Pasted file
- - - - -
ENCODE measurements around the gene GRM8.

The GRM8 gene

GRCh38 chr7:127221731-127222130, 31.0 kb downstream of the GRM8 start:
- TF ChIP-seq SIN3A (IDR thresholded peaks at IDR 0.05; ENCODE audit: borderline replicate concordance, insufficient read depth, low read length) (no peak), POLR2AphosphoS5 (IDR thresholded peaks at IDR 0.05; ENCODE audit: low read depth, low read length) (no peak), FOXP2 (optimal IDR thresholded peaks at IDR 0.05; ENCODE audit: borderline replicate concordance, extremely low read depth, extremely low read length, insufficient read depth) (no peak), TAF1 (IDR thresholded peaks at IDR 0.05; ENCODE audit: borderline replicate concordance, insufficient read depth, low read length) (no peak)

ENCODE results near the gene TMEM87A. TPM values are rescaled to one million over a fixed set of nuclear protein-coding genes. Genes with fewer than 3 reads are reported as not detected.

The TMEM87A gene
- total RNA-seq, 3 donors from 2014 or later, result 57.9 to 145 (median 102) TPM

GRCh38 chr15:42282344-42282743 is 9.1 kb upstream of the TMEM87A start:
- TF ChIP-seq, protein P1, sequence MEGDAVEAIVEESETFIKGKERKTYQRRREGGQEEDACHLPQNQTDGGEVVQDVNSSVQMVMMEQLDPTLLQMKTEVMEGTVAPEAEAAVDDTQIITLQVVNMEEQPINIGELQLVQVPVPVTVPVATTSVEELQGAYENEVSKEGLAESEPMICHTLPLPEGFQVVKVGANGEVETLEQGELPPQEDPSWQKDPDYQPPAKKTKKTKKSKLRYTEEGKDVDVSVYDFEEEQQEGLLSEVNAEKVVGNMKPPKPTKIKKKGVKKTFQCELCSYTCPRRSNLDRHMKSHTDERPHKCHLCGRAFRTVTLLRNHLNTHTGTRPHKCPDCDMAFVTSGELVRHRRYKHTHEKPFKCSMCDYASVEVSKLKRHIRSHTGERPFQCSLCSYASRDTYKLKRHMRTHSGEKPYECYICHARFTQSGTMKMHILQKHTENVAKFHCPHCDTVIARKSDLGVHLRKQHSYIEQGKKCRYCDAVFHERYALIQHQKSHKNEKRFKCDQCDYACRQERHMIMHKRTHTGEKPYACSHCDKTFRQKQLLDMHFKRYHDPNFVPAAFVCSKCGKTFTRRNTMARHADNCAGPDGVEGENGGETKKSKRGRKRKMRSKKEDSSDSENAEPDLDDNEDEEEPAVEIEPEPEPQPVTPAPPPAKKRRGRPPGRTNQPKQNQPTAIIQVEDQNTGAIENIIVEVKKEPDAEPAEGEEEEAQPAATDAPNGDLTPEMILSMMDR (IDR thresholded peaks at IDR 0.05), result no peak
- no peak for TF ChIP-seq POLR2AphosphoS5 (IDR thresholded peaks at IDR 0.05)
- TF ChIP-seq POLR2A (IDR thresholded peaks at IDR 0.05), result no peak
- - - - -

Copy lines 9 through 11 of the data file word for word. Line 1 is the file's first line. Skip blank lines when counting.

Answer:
- TF ChIP-seq, protein P1, sequence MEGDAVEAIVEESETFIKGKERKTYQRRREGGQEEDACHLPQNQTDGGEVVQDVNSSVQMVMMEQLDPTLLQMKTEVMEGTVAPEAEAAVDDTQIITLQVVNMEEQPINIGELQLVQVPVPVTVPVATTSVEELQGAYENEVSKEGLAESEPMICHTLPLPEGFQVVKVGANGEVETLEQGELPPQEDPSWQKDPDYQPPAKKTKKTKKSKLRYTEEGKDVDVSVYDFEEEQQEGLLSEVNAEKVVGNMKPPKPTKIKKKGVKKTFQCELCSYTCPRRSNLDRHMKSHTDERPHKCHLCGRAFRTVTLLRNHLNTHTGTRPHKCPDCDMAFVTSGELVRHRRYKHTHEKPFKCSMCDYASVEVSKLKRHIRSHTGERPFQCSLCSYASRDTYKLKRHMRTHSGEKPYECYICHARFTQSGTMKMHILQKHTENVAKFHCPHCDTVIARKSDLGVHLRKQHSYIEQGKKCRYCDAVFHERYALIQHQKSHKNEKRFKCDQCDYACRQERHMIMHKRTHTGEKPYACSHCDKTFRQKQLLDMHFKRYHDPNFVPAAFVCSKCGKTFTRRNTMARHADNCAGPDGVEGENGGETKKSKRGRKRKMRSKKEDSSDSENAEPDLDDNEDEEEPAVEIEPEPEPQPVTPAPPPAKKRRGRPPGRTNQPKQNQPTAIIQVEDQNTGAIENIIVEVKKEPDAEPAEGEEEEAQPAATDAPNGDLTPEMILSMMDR (IDR thresholded peaks at IDR 0.05), result no peak
- no peak for TF ChIP-seq POLR2AphosphoS5 (IDR thresholded peaks at IDR 0.05)
- TF ChIP-seq POLR2A (IDR thresholded peaks at IDR 0.05), result no peak